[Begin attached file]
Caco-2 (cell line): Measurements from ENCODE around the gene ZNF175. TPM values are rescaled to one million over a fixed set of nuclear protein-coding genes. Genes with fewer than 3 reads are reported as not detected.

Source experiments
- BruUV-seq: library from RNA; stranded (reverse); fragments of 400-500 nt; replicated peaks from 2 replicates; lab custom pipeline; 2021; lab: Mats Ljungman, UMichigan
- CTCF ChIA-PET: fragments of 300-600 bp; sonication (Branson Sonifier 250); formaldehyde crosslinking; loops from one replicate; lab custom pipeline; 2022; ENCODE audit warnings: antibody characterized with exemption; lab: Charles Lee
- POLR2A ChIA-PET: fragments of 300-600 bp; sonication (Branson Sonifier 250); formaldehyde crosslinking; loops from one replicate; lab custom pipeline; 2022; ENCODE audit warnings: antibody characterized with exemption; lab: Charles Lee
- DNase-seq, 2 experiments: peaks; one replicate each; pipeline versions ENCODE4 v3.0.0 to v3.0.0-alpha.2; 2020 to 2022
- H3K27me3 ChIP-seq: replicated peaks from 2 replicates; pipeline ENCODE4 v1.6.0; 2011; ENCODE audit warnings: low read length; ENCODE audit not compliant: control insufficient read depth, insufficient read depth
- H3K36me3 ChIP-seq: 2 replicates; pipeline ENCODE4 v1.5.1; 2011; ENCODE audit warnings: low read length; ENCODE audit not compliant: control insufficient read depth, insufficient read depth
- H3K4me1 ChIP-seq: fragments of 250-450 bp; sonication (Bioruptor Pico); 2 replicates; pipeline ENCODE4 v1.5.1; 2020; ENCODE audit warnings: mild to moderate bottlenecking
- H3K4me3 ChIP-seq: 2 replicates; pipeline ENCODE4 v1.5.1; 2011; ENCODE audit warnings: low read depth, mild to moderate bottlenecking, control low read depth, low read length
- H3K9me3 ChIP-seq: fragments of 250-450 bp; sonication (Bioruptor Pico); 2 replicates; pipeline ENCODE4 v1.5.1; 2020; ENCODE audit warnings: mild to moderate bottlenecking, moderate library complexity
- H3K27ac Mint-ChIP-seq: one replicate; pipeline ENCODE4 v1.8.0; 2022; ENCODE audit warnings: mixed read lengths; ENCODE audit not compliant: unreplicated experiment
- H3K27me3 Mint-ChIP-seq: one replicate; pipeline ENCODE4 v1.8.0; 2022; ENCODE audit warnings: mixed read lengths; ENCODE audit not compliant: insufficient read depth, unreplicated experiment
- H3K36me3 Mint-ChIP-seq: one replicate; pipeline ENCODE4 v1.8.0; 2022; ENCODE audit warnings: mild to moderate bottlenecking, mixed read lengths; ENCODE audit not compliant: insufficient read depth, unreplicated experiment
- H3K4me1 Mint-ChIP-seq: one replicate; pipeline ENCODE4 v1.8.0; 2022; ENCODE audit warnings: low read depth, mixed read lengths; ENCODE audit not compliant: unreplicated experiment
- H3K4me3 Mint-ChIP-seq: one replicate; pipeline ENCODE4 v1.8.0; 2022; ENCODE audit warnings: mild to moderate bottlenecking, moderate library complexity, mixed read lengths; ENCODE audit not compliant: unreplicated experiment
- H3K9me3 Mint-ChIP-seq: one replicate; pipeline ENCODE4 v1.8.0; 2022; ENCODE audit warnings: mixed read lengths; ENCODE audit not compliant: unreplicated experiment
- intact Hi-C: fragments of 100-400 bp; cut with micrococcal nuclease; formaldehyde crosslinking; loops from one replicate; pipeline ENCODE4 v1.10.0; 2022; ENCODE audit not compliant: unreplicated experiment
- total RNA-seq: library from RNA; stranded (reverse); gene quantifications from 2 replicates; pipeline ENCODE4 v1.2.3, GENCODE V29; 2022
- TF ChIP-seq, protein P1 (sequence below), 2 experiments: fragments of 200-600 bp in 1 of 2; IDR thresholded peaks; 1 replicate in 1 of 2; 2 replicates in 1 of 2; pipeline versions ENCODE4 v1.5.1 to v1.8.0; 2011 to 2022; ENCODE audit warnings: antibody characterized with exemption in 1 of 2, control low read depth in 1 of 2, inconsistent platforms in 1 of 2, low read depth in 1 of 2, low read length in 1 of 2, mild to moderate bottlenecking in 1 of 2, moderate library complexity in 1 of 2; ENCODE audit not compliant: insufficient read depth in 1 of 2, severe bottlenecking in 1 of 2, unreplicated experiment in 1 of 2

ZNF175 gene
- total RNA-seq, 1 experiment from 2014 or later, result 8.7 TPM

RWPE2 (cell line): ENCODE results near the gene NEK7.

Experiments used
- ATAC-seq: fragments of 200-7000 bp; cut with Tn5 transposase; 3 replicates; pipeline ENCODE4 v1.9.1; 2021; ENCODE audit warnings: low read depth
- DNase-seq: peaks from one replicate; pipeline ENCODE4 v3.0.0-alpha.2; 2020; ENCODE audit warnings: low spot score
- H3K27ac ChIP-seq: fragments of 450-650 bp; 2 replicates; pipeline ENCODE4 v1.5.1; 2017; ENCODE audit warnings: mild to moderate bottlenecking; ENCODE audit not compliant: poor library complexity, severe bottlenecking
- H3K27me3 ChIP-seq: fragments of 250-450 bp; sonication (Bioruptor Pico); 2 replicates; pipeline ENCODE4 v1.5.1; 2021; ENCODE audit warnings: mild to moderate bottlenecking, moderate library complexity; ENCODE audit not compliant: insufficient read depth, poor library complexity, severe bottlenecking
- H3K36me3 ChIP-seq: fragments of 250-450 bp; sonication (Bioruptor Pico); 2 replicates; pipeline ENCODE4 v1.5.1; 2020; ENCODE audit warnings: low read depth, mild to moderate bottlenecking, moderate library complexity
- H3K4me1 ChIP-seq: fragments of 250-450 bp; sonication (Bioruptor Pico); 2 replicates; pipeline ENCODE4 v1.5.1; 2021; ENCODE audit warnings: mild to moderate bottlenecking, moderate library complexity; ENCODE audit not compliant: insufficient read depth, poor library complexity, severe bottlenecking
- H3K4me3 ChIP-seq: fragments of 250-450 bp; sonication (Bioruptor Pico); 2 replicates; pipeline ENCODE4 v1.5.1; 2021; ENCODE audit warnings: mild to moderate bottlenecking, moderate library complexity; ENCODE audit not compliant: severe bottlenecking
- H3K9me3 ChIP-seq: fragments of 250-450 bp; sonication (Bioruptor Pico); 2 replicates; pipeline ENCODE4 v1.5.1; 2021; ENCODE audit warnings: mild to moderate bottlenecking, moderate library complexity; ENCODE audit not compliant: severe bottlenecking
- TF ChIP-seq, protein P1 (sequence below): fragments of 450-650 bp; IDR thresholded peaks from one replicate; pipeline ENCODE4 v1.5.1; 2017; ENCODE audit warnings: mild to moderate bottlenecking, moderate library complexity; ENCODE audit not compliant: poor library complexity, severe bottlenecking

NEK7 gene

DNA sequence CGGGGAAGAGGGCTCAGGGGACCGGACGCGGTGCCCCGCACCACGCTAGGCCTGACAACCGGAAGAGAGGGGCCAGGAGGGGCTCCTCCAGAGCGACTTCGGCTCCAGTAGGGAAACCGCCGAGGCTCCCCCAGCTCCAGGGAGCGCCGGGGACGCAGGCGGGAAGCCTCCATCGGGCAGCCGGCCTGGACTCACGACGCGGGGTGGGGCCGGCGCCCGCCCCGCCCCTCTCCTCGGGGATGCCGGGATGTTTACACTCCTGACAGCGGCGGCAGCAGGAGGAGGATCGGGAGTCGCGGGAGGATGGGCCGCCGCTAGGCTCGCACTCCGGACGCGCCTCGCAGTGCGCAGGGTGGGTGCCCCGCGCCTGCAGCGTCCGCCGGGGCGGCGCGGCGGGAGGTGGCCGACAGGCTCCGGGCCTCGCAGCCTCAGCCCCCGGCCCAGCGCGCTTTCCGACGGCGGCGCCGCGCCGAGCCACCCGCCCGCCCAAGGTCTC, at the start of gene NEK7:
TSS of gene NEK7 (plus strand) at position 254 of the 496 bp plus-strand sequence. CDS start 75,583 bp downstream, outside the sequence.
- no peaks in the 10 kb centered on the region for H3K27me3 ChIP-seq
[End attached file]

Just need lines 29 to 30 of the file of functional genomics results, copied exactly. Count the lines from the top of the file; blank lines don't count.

- H3K36me3 ChIP-seq: fragments of 250-450 bp; sonication (Bioruptor Pico); 2 replicates; pipeline ENCODE4 v1.5.1; 2020; ENCODE audit warnings: low read depth, mild to moderate bottlenecking, moderate library complexity
- H3K4me1 ChIP-seq: fragments of 250-450 bp; sonication (Bioruptor Pico); 2 replicates; pipeline ENCODE4 v1.5.1; 2021; ENCODE audit warnings: mild to moderate bottlenecking, moderate library complexity; ENCODE audit not compliant: insufficient read depth, poor library complexity, severe bottlenecking